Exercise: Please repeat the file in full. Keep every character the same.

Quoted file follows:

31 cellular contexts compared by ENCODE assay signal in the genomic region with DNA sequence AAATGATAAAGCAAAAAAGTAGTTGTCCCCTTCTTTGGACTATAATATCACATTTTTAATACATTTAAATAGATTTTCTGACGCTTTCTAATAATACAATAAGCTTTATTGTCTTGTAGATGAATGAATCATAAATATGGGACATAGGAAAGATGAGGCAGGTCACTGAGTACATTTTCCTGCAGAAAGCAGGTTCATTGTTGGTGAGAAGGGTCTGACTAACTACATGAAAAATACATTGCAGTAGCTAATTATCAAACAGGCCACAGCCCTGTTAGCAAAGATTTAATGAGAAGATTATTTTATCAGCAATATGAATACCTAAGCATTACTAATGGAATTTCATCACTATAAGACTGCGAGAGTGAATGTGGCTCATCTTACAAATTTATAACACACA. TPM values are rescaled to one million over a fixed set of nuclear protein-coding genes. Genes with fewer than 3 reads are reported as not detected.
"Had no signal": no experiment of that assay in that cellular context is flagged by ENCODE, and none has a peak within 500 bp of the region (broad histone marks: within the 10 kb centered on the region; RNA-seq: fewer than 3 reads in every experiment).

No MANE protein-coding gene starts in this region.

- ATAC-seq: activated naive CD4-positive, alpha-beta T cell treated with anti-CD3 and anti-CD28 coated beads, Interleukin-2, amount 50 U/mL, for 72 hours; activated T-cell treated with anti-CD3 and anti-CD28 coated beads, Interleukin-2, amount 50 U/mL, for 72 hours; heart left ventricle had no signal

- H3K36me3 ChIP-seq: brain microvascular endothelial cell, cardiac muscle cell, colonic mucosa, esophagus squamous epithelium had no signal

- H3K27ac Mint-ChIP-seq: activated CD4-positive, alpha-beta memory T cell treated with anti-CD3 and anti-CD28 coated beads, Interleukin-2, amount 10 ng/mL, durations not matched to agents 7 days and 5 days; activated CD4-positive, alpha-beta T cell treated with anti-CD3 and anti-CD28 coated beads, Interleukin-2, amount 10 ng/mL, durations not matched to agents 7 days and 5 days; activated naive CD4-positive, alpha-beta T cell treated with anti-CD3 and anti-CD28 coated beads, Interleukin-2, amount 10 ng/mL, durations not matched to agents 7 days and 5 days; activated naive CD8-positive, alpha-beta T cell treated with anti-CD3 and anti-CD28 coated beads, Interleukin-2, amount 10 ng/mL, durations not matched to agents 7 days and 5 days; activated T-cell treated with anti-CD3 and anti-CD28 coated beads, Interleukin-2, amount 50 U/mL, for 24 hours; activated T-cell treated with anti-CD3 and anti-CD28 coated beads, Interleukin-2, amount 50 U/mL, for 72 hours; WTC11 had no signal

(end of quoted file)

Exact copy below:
31 cellular contexts compared by ENCODE assay signal in the genomic region with DNA sequence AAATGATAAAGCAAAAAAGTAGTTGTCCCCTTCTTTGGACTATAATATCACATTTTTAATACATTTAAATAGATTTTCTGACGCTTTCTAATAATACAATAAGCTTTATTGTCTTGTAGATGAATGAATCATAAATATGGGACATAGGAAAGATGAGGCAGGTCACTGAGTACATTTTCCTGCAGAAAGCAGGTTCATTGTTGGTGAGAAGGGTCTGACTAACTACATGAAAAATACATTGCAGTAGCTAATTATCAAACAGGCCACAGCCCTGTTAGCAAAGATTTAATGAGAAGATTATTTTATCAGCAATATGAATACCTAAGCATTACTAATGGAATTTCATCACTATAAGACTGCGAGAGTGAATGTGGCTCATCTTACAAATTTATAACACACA. TPM values are rescaled to one million over a fixed set of nuclear protein-coding genes. Genes with fewer than 3 reads are reported as not detected.
"Had no signal": no experiment of that assay in that cellular context is flagged by ENCODE, and none has a peak within 500 bp of the region (broad histone marks: within the 10 kb centered on the region; RNA-seq: fewer than 3 reads in every experiment).

No MANE protein-coding gene starts in this region.

- ATAC-seq: activated naive CD4-positive, alpha-beta T cell treated with anti-CD3 and anti-CD28 coated beads, Interleukin-2, amount 50 U/mL, for 72 hours; activated T-cell treated with anti-CD3 and anti-CD28 coated beads, Interleukin-2, amount 50 U/mL, for 72 hours; heart left ventricle had no signal

- H3K36me3 ChIP-seq: brain microvascular endothelial cell, cardiac muscle cell, colonic mucosa, esophagus squamous epithelium had no signal

- H3K27ac Mint-ChIP-seq: activated CD4-positive, alpha-beta memory T cell treated with anti-CD3 and anti-CD28 coated beads, Interleukin-2, amount 10 ng/mL, durations not matched to agents 7 days and 5 days; activated CD4-positive, alpha-beta T cell treated with anti-CD3 and anti-CD28 coated beads, Interleukin-2, amount 10 ng/mL, durations not matched to agents 7 days and 5 days; activated naive CD4-positive, alpha-beta T cell treated with anti-CD3 and anti-CD28 coated beads, Interleukin-2, amount 10 ng/mL, durations not matched to agents 7 days and 5 days; activated naive CD8-positive, alpha-beta T cell treated with anti-CD3 and anti-CD28 coated beads, Interleukin-2, amount 10 ng/mL, durations not matched to agents 7 days and 5 days; activated T-cell treated with anti-CD3 and anti-CD28 coated beads, Interleukin-2, amount 50 U/mL, for 24 hours; activated T-cell treated with anti-CD3 and anti-CD28 coated beads, Interleukin-2, amount 50 U/mL, for 72 hours; WTC11 had no signal